Discussion in 'Civ6 - General Discussions' started by bite, Jan 29, 2019.
I agree, was expecting that too.
During the last livestream, the devs said in Twitch chat that we should check back next week for something very interesting (or something along those lines), regarding the music. My theory is that they put the Ottoman theme in this video to not reveal whatever it is that's "interesting"...
Imagine this. If you have very diverse cities on multiple continents and you were hit by a Dark Age, just move your capital to the most problematic continent and voila. 100% loyalty.
The art team did a great job as always with Dido. She seems like quite the big personality. Phoenicia's abilities are very interesting and different. So big points for that. Maybe it's just my play style but I think I might struggle playing as this civ because I am not really sure how to leverage her abilities for a win. At first glance, I guess you try to go wide along the coast and use your ability to move your capital to exert loyalty pressure on isolated cities and flip them to grow your empire even bigger. And once you have a bunch of cities, you can build lots of districts to get a lot of science or culture? You can also build your unique harbor in all your coastal cities for a lot of trade routes and get a lot of gold? Plus, you will have a strong navy to protect your coastal cities?
If you are on a war path and want conquered cities to be loyal, you change capital to a city on the same continent. But I agree it wouldn't be much in a game.
That particular issue has been corrected for some time. It was either the March or Spring Updates last year.
But... muh war elephants...
What are the advantages of moving your capital?
1) to avoid losing a Domination Victory, but this will hinge upon how long the project takes to complete.
2) to generate more Loyalty pressure on a vulnerable city, since the capital exerts more pressure.
3) to attempt to Loyalty flip a rival city through increased pressure.
Can anyone think of another reason?
On the bireme... it frustrates me, because the radius of protection it gives to naval trade routes is really useful, but not nearly as much during the bireme's heyday as later in the game. I wonder if it keeps the bonus when upgraded? It doesn't really make much sense that an early wooden ship can protect your trade routes but later ones can't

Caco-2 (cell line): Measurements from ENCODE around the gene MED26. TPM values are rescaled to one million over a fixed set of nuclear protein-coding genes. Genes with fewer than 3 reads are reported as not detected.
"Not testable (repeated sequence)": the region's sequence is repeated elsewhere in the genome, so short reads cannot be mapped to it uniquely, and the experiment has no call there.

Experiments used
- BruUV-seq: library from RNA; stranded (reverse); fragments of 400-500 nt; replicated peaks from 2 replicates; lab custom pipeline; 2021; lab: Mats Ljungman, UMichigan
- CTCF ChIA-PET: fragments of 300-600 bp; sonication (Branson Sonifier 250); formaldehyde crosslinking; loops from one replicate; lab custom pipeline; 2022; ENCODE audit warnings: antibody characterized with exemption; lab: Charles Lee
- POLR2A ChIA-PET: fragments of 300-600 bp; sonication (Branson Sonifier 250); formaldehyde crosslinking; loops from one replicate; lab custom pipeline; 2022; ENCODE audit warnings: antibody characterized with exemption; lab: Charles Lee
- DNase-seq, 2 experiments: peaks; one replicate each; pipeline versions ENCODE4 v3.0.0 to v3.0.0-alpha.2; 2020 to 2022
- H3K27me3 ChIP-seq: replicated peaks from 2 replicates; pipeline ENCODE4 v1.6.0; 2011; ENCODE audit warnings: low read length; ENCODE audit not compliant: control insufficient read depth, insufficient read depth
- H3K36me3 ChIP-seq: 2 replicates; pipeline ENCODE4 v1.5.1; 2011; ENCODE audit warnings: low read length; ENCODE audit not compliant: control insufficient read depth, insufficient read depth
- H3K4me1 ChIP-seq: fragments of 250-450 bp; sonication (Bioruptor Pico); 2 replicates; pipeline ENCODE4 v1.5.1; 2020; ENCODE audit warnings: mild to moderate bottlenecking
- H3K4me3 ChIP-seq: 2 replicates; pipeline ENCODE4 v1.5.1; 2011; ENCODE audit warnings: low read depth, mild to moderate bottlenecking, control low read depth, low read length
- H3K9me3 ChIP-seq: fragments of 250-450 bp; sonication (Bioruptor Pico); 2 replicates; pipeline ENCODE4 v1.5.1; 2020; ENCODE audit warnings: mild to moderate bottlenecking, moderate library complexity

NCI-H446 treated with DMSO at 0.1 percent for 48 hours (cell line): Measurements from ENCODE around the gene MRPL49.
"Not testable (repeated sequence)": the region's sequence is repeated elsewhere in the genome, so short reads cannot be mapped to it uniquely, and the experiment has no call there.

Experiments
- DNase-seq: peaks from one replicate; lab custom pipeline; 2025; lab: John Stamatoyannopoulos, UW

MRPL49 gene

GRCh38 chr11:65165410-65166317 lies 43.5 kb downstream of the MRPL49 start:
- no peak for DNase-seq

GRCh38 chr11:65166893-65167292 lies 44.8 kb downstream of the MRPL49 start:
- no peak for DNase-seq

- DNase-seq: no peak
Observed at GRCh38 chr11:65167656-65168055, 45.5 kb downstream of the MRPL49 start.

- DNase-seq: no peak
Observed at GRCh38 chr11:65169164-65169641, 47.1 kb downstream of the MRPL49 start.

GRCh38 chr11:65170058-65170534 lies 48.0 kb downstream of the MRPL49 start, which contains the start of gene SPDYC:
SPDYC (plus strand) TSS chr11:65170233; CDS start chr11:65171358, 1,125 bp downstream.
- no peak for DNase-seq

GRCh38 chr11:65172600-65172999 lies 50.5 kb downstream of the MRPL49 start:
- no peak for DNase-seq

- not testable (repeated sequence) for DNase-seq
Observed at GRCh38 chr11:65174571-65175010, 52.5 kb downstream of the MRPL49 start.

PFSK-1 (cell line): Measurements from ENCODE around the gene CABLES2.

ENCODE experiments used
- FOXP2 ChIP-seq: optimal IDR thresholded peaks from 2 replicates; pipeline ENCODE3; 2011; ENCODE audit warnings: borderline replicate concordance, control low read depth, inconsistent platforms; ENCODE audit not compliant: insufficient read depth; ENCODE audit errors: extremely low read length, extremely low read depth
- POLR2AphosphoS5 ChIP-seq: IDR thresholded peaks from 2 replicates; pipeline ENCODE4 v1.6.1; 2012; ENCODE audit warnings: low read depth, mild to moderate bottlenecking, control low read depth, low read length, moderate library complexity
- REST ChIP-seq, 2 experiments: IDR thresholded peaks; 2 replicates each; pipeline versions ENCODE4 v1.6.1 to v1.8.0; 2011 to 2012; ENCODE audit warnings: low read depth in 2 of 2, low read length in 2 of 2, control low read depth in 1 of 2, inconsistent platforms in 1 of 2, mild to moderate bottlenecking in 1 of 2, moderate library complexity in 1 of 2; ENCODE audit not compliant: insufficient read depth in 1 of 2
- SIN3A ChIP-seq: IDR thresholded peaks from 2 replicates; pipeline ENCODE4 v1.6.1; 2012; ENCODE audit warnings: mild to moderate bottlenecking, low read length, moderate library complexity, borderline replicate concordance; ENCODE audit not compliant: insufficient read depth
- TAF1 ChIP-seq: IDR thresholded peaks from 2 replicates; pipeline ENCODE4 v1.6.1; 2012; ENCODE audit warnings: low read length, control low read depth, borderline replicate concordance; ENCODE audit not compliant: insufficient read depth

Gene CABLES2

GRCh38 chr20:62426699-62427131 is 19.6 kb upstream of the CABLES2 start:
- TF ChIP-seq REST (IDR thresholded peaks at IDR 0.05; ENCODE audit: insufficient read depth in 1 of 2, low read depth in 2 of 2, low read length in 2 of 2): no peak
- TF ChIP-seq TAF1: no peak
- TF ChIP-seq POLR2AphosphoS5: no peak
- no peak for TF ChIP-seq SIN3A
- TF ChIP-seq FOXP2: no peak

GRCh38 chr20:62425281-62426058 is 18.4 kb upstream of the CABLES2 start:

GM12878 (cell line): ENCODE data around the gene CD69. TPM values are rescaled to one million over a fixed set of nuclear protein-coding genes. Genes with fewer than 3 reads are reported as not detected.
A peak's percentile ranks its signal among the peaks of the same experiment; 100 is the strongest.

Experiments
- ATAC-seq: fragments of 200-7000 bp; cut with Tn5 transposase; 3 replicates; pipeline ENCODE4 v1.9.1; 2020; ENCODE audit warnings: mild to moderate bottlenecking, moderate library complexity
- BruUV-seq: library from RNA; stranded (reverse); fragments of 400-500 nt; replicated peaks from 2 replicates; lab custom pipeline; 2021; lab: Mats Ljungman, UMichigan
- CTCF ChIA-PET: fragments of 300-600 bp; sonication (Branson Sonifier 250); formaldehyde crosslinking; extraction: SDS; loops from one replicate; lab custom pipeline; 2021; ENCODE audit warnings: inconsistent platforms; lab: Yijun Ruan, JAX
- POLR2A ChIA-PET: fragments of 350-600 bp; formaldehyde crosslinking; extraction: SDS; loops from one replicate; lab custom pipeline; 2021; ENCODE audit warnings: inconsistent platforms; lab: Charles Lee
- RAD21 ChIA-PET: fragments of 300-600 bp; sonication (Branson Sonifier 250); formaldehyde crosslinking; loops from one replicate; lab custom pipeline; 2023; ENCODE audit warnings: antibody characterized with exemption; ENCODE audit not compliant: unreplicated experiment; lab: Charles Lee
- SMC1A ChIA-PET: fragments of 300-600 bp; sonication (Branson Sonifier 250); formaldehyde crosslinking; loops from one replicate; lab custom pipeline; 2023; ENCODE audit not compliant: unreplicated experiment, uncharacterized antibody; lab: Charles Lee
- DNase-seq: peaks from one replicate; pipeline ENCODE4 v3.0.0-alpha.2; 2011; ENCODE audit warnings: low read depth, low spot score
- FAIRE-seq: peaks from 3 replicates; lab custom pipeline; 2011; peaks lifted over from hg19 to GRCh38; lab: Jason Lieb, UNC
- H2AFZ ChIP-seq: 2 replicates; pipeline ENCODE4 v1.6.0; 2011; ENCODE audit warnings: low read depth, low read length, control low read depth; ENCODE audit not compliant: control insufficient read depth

Ok, well, I mean you'll have to play differently than otherwise. Looking at I see no reason you'd want to build a CH before harbor, for example. It's probably the first district to get settler production up and moving
At 1:25 are they horses below Sivas?
I like this, some people were worried that Cothon would be a unique canal. Cothon looks great on the map.
Yup a unique luxury would've been fun! I wish they had gone a bit more in the direction of Mali and Maori for Phoenicia's design.
I'll still enjoy them too as they have interesting aspects, getting cothons is much more central to them than I thought it would be.
Probably not much, but I guess when in a golden age this could be used to really turn the heat up on civs in dark ages
They seem a little bit meh, I was hoping for something a little cooler for the final revealed civ. I'll enjoy playing them for the expansionist/colonial aspects, because that's my favourite way of playing the game currently, but I think it could have been a little more...exciting than this.
Sure, you can move your capital, which is definitely unique, but that doesn't seem to be particularly useful aside from moving it to the continent that your less-loyal cities are on so that they never flip, in which case the cities on your original continent may end up suffering after the move. It sounds radical on paper but I can't see it being very useful.
The Cothon is also really boring, though the bonus production toward settlers is pretty nice.
The visual design of the civ is spot on, however, the gameplay bonuses are not that fascinating. The UU is okay-ish, and the Government Plaza bonuses are absolutely nice to have, but I would not consider these advantages significant - especially when comparing them to other GS Civs.
Also, the continent restriction on the loyalty bonus is very weird and also quite ahistorical: Phoenician civilization originated from Asia and spread to two other continents, Asia and Europe. Of course, our modern continent division is super artificial, but its translation to the game seems so weird for me (yeah, they did not want to make this bonus OP).
Have they changed the Eureka for Writing or not? Because if not that's just the one for meeting another civ which you get pretty much every game without really trying so that's a pretty useless bonus if so
I find it strange they use the vowel-free Punic name for Lpqy, but we're not treated to Qrt-hdst or Sr.
To colonize another continent with already established civs.
If the Cothon's insta-heal ability for their ships is spammable, how much do you think this would affect naval invasions against Phoenicia?
Okay, so if you move your capital to a new continent, all future coastal cities on that continent will be 100% loyal, correct? Am I reading this right? This actually improves the usefulness of moving your capital. Of course the cities on your old continent could be hurting. But it gives them flexibility if you happen to start on a continent split and one is larger than the other.
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